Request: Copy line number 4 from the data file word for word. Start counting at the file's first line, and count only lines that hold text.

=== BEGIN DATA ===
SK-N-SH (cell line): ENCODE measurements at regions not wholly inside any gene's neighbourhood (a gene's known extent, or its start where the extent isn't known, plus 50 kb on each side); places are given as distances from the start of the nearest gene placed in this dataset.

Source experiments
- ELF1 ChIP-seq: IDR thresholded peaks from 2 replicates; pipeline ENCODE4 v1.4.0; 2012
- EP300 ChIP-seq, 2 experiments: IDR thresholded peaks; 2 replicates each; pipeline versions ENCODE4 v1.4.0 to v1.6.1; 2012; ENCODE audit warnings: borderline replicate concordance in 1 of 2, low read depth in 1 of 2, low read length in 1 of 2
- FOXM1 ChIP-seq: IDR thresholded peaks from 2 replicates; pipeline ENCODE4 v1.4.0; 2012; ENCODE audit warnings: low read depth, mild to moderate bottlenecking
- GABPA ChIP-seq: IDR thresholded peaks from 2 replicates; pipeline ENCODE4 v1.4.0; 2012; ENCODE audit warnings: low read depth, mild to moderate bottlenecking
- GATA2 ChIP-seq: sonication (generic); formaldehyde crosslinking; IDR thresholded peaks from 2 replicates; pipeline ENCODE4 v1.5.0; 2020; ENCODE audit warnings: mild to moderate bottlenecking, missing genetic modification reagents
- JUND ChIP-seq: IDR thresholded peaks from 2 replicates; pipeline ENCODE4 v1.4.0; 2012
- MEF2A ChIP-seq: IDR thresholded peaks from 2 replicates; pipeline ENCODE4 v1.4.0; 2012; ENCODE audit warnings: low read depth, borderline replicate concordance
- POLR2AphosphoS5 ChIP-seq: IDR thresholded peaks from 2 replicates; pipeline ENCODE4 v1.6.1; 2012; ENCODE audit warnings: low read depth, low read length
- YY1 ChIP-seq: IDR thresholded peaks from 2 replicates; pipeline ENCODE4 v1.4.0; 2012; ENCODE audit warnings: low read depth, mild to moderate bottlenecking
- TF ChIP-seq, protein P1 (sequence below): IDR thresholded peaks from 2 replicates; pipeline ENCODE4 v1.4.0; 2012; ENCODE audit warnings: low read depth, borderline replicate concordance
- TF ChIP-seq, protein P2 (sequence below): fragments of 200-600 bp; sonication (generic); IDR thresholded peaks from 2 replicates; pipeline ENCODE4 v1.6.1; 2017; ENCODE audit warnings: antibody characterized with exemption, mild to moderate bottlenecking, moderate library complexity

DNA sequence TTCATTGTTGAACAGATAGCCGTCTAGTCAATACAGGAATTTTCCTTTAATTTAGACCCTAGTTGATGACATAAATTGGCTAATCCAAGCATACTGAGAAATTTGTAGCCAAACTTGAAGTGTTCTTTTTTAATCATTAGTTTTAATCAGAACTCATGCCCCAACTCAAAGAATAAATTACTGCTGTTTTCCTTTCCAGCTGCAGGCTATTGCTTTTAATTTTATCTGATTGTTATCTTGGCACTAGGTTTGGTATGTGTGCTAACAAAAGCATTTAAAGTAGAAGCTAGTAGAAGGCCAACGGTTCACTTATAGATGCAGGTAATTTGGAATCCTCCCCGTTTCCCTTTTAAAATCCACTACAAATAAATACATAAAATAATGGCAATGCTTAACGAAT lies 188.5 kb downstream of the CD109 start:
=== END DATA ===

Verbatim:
- EP300 ChIP-seq, 2 experiments: IDR thresholded peaks; 2 replicates each; pipeline versions ENCODE4 v1.4.0 to v1.6.1; 2012; ENCODE audit warnings: borderline replicate concordance in 1 of 2, low read depth in 1 of 2, low read length in 1 of 2